THERE IS NO doubt about the biggest election story of the week: the Social Democrats’ surge in the polls. On August 24th Forsa, a pollster, put the centre-left SPD on 23%, a percentage point ahead of its senior coalition partner, the conservative Christian Democratic Union (CDU) and its Bavarian ally, the Christian Social Union (CSU). The lead may be slight, but it’s the first time in 15 years that the SPD has had its nose in front—and German papers are calling this a “political earthquake”. Two days later Civey, another pollster, placed the CDU/CSU and the SPD level, on 22%—but the conservatives were estimated to be losing ground while the Social Democrats are gaining.
The SPD’s climb has shortened the odds against Olaf Scholz, the party’s candidate, succeeding Angela Merkel in the chancellery. (Our election model gives the Social Democrats a one-in-three chance of becoming the largest party in the Bundestag.) Mr Scholz, who used to run the city-state of Hamburg, may not appeal to the left of his own party, and his flinty style doesn’t exactly set the pulse racing, but as federal finance minister he has done little to frighten conservative voters. That is further bad news for the CDU’s Armin Laschet, whose lacklustre performance does as much to explain the centre-right’s droop as any charm of Mr Scholz’s. On Sunday Mr Laschet has a chance to redeem himself in the first of several television debates among the main candidates. He can’t afford to fluff it.
As in many other Western countries, the debacle in Afghanistan—from where the last German evacuation flight left on August 26th—has been making grim headlines. It is seeping into the election campaign too. Norbert Röttgen, head of the Bundestag’s foreign-affairs committee and a former contender for the CDU leadership, called it “a human drama, a political catastrophe, a moral defeat of the West”. CDU politicians are calling for the resignation of Heiko Mass, the foreign minister, a Social Democrat who in June rejected suggestions that the Taliban were poised to seize control of Afghanistan. The Süddeutsche Zeitung calls Mr Maas “the face of the failure”. Mr Maas refuses to quit. “We all misread the situation,” he said.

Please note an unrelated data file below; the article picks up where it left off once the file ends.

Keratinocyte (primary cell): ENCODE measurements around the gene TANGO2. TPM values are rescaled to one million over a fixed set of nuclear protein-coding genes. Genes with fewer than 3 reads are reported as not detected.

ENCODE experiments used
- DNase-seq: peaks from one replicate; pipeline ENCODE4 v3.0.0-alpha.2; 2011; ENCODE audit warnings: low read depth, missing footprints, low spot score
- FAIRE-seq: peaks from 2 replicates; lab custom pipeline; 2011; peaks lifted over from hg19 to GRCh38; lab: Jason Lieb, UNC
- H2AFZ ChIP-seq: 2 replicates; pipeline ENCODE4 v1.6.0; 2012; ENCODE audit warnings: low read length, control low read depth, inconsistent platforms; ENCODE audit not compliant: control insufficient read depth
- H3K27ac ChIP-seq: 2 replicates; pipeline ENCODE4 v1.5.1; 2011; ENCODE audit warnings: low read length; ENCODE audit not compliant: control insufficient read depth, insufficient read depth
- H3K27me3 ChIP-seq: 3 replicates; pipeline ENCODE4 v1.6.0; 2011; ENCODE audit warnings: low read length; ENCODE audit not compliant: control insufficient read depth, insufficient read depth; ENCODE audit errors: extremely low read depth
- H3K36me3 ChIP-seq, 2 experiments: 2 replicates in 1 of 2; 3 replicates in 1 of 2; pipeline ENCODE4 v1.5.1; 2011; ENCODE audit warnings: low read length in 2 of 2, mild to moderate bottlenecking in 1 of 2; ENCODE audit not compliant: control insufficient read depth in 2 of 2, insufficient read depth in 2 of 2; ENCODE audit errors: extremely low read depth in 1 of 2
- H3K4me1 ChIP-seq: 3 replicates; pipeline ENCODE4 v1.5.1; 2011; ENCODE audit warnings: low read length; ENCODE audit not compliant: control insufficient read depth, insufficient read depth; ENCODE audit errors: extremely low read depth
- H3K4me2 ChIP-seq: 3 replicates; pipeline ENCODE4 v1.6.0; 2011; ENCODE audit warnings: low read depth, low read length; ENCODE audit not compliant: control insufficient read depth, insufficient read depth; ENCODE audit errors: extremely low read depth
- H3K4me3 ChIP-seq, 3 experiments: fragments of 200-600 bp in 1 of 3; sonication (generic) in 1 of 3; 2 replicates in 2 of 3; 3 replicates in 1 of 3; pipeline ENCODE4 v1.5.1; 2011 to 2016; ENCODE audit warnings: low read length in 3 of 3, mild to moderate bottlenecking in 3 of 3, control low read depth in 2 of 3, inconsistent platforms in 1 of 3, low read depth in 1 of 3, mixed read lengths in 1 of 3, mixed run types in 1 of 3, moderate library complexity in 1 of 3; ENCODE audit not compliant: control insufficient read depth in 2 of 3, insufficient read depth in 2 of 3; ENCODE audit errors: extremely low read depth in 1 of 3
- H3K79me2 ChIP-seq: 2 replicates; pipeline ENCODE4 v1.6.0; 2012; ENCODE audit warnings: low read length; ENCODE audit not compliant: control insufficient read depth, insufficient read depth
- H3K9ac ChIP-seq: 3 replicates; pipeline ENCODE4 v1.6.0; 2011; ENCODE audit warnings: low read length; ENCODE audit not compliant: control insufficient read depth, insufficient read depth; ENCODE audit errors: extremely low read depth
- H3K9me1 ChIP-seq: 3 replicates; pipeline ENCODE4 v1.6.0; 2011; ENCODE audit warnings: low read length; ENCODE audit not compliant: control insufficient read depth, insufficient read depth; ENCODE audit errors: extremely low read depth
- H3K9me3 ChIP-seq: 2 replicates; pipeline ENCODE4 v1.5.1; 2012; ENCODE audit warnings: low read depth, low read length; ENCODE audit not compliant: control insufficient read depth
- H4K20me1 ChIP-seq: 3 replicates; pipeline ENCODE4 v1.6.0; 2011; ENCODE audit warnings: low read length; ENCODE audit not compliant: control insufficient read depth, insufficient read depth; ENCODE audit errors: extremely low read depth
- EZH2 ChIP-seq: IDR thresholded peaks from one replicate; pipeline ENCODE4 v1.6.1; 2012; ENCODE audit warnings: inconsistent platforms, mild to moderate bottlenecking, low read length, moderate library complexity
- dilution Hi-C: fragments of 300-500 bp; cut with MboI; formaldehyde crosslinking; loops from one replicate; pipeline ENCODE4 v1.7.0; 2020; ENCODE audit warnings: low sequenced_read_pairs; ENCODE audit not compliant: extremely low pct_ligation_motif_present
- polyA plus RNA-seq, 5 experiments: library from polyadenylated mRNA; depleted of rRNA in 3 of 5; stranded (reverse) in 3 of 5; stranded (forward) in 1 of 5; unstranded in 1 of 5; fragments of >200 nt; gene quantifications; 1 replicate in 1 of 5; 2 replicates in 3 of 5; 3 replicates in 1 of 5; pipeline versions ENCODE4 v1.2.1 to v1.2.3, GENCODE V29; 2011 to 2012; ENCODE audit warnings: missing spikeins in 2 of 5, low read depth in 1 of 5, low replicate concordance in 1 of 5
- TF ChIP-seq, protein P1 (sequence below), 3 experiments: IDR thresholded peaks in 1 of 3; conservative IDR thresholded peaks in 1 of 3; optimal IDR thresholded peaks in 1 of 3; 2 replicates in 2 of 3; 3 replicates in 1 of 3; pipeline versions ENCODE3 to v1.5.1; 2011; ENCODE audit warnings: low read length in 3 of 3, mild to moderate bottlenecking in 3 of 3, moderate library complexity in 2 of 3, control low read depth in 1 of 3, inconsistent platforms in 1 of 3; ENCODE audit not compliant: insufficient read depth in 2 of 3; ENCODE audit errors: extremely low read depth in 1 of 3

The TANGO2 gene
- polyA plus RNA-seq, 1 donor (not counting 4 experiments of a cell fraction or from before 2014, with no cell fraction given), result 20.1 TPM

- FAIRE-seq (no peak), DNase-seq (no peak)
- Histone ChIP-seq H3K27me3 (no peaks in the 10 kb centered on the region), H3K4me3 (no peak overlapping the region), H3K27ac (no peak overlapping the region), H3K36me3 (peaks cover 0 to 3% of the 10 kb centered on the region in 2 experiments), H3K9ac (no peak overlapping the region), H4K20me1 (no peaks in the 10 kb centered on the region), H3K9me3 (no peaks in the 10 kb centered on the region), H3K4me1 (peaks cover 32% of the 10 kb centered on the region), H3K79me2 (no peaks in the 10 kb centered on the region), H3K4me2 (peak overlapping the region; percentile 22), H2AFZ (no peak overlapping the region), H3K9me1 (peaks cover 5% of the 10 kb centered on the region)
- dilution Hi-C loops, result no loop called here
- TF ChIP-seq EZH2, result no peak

Because of the pandemic, more German voters than ever will vote by mail, says Deutsche Post, the national postal service. But the far-right AfD wants to stop voters casting their ballots that way: it’s making its case with a social-media campaign and flyers. The party’s leaders admire Donald Trump, who also railed against postal votes in last year’s American presidential election (and after it). Like Mr Trump, its leaders claim, with no credible evidence, that the election might be manipulated. It is not transparent and it is not safe, nor free, nor secret, they say. In reality, they fret they will do poorly if many voters cast their ballot by mail. But maybe the AfD (which has no chance of governing) should worry less than the CDU/CSU (which wants to carry on doing so). The more votes are cast early by post, the worse for parties now struggling in the polls.
Any prize for the week’s most cringeworthy moment has to go to the Greens. The party released a toe-curling campaign commercial based on “Kein Schöner Land in dieser Zeit” (“There is no country more beautiful than ours at this time”), a popular campfire song. In the one-minute video old ladies, footballers, a farmer, a bus driver, an immigrant, a priest and a group of middle-aged retirees barbecuing in the back garden sing along (mostly out of tune), interspersed with a picture of bees feasting on a flower. The spot was ridiculed by many—including some of the Greens’ own candidates. “Vote for the Greens: for consistent climate protection and so we stop singing,” tweeted Jakob Basel, who is standing for the Bundestag in Rendsburg-Eckernförde, in Schleswig-Holstein. The commercial is aimed at older voters, but Jan Böhmermann, a comedian, may be closer to the truth. “Maybe the Greens actually don’t WANT to get elected!?” he tweeted. Given the party’s slide from first place in early May to third now, he could be onto something.